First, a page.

Re-evaluating assumptions when starting a cleaning business

Starting a cleaning business

There are a gazillion different things to consider when starting your new cleaning business! Some of these I'm sure you've thought of. The obvious ones come to mind, such as choosing a business name, deciding which services to offer and accessing the business forms you will need.

However, most of what you need to consider is not so obvious. That is why 80% of new businesses fail. They commit the fallacy of the obvious. Usually through a sense of overconfidence or through a habit of self reliance, the start up newbie thinks they can figure it all out on their own, and that is sometimes possible. It works about 5% of the time.

The other 15% did make some attempt to get educated. They bought a book or two, or interviewed a couple of experienced business owners.

What are the not-so-obvious points? The points you have no experience with. How do you know what to look for when you have no experience with it?

I'll give you some examples.

Did you know that most clients do NOT decide whether to keep you based on your cleaning skills? Not really, it's not difficult to do a good job of cleaning. It is vital, but it's not the main reason they keep you around. What is the main reason? It is always because they feel comfortable with you in their home. If they do not, you are gone, even if you are the world's best cleaner.

This is a powerful bit of information to have. I mean that instead of over-fixating on how well you clean, pre-qualify clients so that you have a good functional fit, so you both like each other and want to work with each other long term. At that point you can focus on getting them to relax and feel comfortable with you.

Another wrong assumption most beginners have is that all your clients want the cheapest deal. The cleaner with the lowest rate wins, right?

Wrong. In reality, they win the client that no one should want.

But is that not everyone's main goal, to get the best deal? No! Read here about how not to project your values on to your client.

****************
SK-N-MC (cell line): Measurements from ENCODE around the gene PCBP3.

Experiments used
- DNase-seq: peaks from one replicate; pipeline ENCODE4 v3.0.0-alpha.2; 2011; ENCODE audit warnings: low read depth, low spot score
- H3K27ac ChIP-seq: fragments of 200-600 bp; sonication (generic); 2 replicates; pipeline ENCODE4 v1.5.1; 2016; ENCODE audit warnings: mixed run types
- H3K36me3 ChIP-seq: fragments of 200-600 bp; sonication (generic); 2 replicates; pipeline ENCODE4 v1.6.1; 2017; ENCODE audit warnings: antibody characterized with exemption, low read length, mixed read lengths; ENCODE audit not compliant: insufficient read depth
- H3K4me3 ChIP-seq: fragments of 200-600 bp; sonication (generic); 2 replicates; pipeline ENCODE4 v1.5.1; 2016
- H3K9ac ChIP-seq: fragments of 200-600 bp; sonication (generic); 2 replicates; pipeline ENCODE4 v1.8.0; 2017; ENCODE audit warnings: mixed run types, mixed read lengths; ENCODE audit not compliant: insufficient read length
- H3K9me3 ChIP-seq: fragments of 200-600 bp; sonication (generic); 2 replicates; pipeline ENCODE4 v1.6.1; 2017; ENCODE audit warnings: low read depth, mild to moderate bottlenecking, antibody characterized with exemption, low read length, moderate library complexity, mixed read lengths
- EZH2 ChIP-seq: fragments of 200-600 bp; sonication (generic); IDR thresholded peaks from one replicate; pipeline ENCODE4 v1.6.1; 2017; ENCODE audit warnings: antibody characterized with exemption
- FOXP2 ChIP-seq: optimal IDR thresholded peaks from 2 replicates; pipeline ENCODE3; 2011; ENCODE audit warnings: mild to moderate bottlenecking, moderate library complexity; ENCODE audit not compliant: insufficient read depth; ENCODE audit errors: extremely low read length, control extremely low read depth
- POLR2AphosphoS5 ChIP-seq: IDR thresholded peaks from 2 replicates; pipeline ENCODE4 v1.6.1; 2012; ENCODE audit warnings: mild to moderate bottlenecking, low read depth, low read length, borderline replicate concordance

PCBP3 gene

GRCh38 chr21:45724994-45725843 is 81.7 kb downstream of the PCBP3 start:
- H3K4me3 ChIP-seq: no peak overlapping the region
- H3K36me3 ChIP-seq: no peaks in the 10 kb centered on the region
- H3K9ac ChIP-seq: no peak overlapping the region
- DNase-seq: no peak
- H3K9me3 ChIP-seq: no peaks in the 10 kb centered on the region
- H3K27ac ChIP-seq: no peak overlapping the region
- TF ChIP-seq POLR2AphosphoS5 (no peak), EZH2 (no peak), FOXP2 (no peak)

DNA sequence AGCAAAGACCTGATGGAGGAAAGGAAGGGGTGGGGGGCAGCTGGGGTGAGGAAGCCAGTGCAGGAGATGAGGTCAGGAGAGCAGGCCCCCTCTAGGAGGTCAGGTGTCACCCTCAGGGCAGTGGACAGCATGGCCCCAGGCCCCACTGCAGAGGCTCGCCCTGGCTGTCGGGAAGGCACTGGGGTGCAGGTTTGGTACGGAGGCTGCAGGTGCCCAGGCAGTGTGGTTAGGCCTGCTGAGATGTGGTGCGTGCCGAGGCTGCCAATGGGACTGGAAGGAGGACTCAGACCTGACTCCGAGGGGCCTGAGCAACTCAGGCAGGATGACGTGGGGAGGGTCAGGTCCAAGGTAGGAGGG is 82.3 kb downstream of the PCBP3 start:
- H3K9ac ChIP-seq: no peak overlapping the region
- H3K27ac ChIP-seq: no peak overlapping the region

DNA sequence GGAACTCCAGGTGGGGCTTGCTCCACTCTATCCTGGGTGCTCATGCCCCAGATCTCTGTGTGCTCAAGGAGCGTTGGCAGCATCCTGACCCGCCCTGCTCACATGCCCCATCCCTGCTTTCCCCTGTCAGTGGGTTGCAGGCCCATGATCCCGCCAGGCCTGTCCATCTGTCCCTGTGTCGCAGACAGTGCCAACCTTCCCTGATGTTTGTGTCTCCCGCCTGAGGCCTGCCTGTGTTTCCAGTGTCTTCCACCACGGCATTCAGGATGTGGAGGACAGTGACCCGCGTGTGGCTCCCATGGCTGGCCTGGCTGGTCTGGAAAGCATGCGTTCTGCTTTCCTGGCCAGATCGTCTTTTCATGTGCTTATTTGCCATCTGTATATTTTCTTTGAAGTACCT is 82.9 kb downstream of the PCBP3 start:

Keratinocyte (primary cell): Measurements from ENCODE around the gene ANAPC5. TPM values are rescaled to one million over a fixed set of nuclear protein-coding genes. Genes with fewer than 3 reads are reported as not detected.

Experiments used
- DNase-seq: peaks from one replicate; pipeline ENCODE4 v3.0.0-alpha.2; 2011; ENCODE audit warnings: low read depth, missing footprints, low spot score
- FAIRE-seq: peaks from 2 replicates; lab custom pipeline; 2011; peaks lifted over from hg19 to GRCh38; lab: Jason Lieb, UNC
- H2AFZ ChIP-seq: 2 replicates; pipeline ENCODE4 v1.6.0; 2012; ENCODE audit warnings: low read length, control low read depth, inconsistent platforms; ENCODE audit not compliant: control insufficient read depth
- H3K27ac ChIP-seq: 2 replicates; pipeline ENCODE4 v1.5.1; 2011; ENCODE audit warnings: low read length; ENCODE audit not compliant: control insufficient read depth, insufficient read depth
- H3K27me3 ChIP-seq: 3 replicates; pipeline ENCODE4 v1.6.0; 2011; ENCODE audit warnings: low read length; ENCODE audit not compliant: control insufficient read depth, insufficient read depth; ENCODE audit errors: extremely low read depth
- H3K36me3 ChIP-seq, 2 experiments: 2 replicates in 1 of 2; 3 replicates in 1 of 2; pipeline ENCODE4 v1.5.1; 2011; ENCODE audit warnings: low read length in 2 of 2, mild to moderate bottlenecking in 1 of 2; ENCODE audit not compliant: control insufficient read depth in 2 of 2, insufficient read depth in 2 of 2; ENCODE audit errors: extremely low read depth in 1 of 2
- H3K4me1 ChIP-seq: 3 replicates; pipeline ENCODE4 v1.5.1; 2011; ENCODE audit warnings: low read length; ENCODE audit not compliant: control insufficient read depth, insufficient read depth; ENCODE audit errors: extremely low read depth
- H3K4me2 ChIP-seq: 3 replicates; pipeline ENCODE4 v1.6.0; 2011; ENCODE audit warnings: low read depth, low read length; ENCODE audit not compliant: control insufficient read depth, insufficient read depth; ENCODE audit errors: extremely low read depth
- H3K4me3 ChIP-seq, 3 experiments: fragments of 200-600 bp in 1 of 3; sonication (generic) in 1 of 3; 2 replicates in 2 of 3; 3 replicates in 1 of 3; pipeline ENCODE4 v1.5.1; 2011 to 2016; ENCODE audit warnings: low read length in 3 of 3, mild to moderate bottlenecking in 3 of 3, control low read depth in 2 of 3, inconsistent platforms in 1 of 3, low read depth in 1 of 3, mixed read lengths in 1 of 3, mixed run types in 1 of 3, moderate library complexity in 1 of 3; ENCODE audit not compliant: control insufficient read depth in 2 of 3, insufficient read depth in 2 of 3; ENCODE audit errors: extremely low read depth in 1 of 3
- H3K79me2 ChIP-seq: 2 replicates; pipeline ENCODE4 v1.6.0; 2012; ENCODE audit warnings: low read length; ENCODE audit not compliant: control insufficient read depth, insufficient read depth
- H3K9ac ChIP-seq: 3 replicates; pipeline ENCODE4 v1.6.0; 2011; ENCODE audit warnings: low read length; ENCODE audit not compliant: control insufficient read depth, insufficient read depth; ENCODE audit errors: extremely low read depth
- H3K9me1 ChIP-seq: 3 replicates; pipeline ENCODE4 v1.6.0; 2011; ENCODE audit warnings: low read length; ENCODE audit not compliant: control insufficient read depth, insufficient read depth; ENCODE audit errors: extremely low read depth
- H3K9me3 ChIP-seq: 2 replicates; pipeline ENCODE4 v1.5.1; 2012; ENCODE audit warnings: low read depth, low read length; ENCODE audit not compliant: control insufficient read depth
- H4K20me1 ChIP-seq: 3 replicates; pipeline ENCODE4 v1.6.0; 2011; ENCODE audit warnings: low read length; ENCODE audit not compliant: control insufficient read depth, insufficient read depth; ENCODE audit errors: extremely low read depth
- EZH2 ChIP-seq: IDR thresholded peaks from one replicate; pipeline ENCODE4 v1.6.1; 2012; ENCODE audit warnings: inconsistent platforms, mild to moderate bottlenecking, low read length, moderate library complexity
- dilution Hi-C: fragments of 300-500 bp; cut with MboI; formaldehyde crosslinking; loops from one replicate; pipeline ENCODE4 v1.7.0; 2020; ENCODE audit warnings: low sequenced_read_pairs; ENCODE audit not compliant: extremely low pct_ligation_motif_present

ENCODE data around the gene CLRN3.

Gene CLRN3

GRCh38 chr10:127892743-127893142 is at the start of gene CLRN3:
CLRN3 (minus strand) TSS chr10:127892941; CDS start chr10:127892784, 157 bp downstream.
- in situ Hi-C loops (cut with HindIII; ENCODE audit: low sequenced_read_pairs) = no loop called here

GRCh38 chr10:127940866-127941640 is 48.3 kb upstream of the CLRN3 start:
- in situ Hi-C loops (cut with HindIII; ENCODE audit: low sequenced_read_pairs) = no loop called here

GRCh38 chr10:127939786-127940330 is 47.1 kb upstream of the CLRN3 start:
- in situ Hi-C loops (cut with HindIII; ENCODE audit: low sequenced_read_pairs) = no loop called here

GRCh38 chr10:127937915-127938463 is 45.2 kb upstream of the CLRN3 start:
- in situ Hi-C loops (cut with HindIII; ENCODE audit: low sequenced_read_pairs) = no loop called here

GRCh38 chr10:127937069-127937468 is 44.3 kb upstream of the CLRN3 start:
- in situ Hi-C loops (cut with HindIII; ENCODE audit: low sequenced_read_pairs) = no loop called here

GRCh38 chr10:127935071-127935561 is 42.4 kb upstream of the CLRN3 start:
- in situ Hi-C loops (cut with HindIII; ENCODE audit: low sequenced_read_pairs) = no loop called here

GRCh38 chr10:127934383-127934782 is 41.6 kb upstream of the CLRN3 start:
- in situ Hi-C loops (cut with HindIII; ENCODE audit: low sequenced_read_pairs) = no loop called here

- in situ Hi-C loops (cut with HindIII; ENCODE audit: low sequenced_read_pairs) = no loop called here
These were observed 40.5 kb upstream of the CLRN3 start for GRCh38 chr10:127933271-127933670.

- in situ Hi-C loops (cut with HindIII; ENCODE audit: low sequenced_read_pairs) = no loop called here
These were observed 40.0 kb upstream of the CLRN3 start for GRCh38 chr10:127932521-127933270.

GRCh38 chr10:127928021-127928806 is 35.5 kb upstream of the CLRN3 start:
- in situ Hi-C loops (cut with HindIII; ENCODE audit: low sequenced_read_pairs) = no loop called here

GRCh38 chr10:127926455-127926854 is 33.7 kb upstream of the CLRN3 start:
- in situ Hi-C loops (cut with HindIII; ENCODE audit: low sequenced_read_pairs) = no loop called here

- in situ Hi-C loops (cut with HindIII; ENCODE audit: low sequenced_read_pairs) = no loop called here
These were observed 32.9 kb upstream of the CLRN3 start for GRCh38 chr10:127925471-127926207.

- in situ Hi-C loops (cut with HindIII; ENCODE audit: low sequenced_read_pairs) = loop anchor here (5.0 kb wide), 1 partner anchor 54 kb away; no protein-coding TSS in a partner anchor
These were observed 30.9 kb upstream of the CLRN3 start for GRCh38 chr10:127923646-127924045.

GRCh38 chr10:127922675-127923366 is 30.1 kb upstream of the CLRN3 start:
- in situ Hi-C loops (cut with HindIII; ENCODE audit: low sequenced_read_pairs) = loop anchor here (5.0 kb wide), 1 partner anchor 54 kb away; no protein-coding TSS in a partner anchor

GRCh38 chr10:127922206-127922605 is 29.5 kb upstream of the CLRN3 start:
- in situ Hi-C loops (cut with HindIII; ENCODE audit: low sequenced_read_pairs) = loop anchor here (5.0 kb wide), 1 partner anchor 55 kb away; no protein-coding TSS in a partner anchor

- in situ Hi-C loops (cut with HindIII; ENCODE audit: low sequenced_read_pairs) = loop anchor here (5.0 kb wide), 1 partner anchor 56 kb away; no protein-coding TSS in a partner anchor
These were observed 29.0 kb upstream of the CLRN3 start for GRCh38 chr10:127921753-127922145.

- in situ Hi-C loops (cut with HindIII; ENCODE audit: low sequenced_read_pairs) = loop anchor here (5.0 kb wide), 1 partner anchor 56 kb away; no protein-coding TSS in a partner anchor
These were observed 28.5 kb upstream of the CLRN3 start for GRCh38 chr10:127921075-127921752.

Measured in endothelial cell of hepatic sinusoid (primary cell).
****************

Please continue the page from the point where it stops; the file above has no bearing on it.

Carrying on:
Do not assume that your clients have the same value judgments and opinions as you. That is the worst thing you can do. You will not pay $25 per hour for a house cleaner, so why would anyone else? Fact: far more people than you will ever need will pay twice that.

You should even think twice about the business name. In the age of the Internet, you need to have a name that works in that domain, not just on the side of your truck. You have to weigh a name you like with one that will perform well on Google, Yahoo, Bing and Facebook. If you live in Barnesville and you can get the name Barnesville Custom Cleaning Services, then you should do it. It may be more fun to have JR's Awesome Cleaning Co. But the words JR, awesome and Co. will do you no good online.

Barnesville tells Google where you are right in the URL. Cleaning and service are the most common search terms people use when looking for a cleaning service. The word custom indicates that yours is an elite service that will attract the clients that can afford you.

What about the slogan? We have all seen funny plumbing truck slogans, right? "We're #1 in the #2 business," "Always keep your wife in hot water," "Schitt happens - Schitt Plumbing," "Your $#*! is our bread and butter."

Well, they may be amusing, but these slogans tell the client diddly about you as a professional. Slogans such as those attract blue collar, middle class clients who will always try to nickle and dime you. That is fine, I have no problem with that, but my method aims to bring you $30+ per hour for cleaning houses.

If it is going to be funny, it must also be informative. The most popular cleaning business slogan is "we do not cut corners, we clean them." It addresses a primary fear of the client, i.e., that you will cut corners. So it does double-duty. It relaxes them and assures them that you will not cut corners. But being funny can backfire.

Better to be witty, not outright funny. Play it safe. You can bust them up at the bar after a day's work. Our slogan was designed to trigger a certain type of client and to attract them. It had nothing to do with cleaning. At the time, we lived in a town with a highly educated population. Our slogan was, "to be happy is to make others so," followed by the author's name.

Our slogan tells people, "we put you first," and that we enjoy doing so and it shows that we are thoughtful people because we know who Bertrand Russell is. We wanted to attract kind, rich and educated people to work for who earned more than $75,000 a year. It worked. Prior to that, when I was using my "too" funny flier, my clients made $40 - 50,000 per year. Read this article about choosing a name.

The most common question from new cleaning professionals is, "Do you supply the business contracts?" Yes, but let me level with you. The business contracts are the least of your concerns. You can get them at any Staples store for $20.

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